Saturday, June 25, 2016

60 days of Summer in UK (Part 1)

I know it has already been a year since I had a blast summer in UK (which means I discard the idea of fasting and celebrating Eid in Malaysia last year). It's all started when my daddy suggested me to take up on the opportunity to do my compulsory elective posting in Manchester's hospital. It took me about a year of preparation as I had to underwent several procedures. First and foremost, I had to sit for the IELTS exam (similar to MUET in Malaysia) and alhamdulillah, I managed to get an overall score of 7.5 which qualifies me for the next step.

An interview with Prof Dr El Said was in due after that, but it was a funny one. As he went through the list of names of the students who applied to go to Manchester, he said: "Okay, I'm satisfied. All of you can go." I was like Whaaaat? That's it? I don't have to give lengthy reasons on why I must be chosen? Hahah, indeed, Allahu Taala made it easy for us. Then. the hard part came. I had to apply for a 4-tier Student Visa to enter UK as I'm not going there for leisure. Went all the way to Cairo in a 3-hours journey so I can have an interview with the British embassy. Again, alhamdulillah, it was a good via-Skype (uhuh, you read that right) interview with the British embassy officer. All there is left is waiting for my passport to be cleared.

Hmm can you imagine the agony of not knowing whether you can acquire your visa or not, and had to rely on faith alone when booking the flight ticket? The tension was horrible. I had too many things on my mind. Abundance of what ifs. Anyways, long story short. I got my visa and all was in due as planned. I boarded Lufthansa flight from Cairo to Manchester, with a 3 hours transit in Frankfurt. Killed my time in the airport as 3 hours didn't really allow me to explore the city more. I'll come back, Frankfurt. Do you copy?

I arrived in Manchester late at night, blessed to have my junior, Atifah whom was kind enough to pick me up at the airport alongside with her husband. After the long hours of travelling, I finally reached my so-called home for the upcoming 8 weeks. I rented a room from a Malaysian student in Manchester who went back to Malaysia for the summer-- receiving help from my dearest primary school friend, Maliha. Thank you so much, Maliha! You have been nothing but a savior:')

I was assigned to attach at Salford Royal Hospital, Manchester. Basically one hour bus ride from where I stayed and I even had to change buses to get to the hospital every morning before 8am. My first department is Paediatrics under the tutelage of Dr. Raja Syahanee (YES, a Malay lady doctor! Yay me). She is so awesome, in fact, the entire Paeds team at Salford are. She has worked in UK hospital for more than 10 years if I'm not mistaken. Her husband is an Oncologist, while her brother-in-law, Dr Nik is a Cardiologist working at the same hospital. Inspiring!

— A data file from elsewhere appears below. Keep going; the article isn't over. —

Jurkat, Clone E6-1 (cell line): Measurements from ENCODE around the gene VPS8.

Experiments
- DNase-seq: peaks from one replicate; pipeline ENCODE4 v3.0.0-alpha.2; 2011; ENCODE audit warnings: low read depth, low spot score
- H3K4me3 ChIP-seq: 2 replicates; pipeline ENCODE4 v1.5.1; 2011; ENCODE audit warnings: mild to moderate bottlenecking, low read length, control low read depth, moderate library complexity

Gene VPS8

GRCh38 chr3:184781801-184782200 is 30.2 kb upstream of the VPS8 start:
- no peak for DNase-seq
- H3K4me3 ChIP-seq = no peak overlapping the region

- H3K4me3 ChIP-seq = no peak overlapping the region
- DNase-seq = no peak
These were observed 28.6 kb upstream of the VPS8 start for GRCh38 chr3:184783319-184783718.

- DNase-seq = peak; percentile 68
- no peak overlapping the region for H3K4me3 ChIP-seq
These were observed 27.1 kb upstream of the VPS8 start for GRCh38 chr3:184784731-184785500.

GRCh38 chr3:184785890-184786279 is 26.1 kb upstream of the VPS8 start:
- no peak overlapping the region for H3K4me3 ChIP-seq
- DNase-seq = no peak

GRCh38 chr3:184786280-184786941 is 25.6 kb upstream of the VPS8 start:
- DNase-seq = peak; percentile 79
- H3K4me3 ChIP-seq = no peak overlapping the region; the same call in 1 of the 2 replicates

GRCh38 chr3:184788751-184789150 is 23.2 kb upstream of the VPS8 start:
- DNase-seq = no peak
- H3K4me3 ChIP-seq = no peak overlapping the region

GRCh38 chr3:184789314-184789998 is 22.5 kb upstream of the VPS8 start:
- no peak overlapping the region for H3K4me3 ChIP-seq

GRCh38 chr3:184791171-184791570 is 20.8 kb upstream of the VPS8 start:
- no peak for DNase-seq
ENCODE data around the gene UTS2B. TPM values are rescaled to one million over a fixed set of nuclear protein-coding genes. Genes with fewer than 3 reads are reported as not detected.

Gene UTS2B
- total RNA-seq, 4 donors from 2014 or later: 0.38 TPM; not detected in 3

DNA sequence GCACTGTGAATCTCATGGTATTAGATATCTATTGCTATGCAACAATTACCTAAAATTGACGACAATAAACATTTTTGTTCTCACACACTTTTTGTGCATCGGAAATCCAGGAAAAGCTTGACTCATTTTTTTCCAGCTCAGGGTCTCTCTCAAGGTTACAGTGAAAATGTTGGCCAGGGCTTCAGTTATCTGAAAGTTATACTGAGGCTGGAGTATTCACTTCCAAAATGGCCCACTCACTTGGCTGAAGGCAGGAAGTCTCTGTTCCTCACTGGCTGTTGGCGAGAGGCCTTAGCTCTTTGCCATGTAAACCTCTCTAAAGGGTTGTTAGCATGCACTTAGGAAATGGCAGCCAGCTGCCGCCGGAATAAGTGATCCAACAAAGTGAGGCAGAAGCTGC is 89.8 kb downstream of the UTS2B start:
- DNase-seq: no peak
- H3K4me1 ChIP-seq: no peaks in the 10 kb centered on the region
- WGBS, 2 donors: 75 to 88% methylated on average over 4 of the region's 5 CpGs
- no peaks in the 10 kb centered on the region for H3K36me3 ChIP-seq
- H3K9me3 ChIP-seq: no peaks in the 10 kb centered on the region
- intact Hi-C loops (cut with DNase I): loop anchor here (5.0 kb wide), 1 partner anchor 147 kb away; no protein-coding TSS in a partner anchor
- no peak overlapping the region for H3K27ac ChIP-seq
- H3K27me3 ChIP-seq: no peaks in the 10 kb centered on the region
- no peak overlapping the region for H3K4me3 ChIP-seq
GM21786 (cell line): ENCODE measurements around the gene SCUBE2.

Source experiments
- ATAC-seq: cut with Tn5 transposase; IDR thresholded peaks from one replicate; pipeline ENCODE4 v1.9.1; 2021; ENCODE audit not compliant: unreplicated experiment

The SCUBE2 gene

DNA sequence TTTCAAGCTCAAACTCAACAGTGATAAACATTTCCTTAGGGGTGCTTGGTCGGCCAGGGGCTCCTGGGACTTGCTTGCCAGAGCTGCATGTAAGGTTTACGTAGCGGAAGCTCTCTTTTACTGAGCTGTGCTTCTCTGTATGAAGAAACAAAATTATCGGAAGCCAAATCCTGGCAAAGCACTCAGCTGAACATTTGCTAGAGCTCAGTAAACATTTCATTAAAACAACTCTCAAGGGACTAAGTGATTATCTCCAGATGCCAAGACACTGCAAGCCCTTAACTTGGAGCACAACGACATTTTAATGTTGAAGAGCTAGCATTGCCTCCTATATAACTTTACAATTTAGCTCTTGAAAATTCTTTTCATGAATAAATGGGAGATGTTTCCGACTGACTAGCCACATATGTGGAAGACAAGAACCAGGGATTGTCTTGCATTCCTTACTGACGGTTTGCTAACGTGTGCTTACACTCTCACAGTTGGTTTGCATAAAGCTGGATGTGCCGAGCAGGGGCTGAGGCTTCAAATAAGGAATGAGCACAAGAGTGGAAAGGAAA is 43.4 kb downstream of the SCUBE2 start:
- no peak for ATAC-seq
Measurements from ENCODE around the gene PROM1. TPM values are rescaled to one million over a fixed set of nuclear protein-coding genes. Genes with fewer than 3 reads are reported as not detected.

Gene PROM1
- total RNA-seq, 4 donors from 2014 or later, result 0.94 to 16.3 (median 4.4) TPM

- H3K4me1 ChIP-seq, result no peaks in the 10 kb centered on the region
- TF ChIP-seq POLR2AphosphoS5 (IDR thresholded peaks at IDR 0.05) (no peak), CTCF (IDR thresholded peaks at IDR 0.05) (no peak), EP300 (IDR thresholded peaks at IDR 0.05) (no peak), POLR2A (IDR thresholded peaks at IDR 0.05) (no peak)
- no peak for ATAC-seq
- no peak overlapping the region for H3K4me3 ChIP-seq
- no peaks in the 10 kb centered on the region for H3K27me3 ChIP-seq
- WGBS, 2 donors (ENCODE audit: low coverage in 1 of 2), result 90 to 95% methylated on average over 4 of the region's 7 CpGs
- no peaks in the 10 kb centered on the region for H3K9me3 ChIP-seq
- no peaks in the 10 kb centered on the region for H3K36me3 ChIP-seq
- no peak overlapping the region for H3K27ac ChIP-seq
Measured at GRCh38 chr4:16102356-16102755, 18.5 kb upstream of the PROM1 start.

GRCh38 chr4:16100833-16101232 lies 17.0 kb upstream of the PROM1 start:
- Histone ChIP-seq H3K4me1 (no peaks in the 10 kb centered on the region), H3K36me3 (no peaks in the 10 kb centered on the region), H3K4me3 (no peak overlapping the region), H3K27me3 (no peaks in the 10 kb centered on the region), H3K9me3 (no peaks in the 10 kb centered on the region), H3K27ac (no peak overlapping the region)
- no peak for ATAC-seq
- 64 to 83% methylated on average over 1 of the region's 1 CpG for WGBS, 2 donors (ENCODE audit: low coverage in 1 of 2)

Myself, Dr Hanee and Mado, at Salford.
The fascinating thing about Paeds at Salford is, they do not have the in-patient ward. The place works as an ED (Emergency Department). They applied the four-hours rule there- from waiting, to be seen, to be managed and to be discharged. Any patients that require admission can stay in cubicles provided no more than 23 hours 59 minutes. If the patient requires additional care, he/she will be transported out and referred to another hospital.

My days at Paeds department isn't always eventful. Luckily Dr Hanee set up an amazing schedule for me and Mado to follow and thank you Allah for Mado! If not, I might as well be socially retarded in the ward and mostly, bored. At least I have someone whom I can annoy (Hahahaha). All the doctors are so generous and kind, I love how they interact with each other let alone with me. Manners, manners everywhere.

Fasting for nearly 20 hours and had to work at the hospital from 8am-5pm wasn't really that hard. Thanks to Allah for the strength and also... the typical UK weather! It was like winter in Egypt. I barely suffered. The challenge was to stay awake for sahur as I had my iftar at 9.45pm and Subuh was at 2.30am. Normally I would just eat a lot during iftar and skip sahur as sleep is far more important to me. I am not going to yawn every 5 seconds later at the hospital and looking dreadful. That will give me a bad impression to whoever saw it.

The best thing about Paeds was having the opportunity to go for CCN (Children's Community Nurse) session which is a community nursing aims at giving follow-up to the kids at home. For e.g those with rashes / wound / Diabetes. These community nurses will visit each patient's house and follow-up the kids health progress. It was certainly the highlight of my Paeds attachment.

I'll continue about my attachment at ED in the second part, inshaAllah.
Till then.

Love, N

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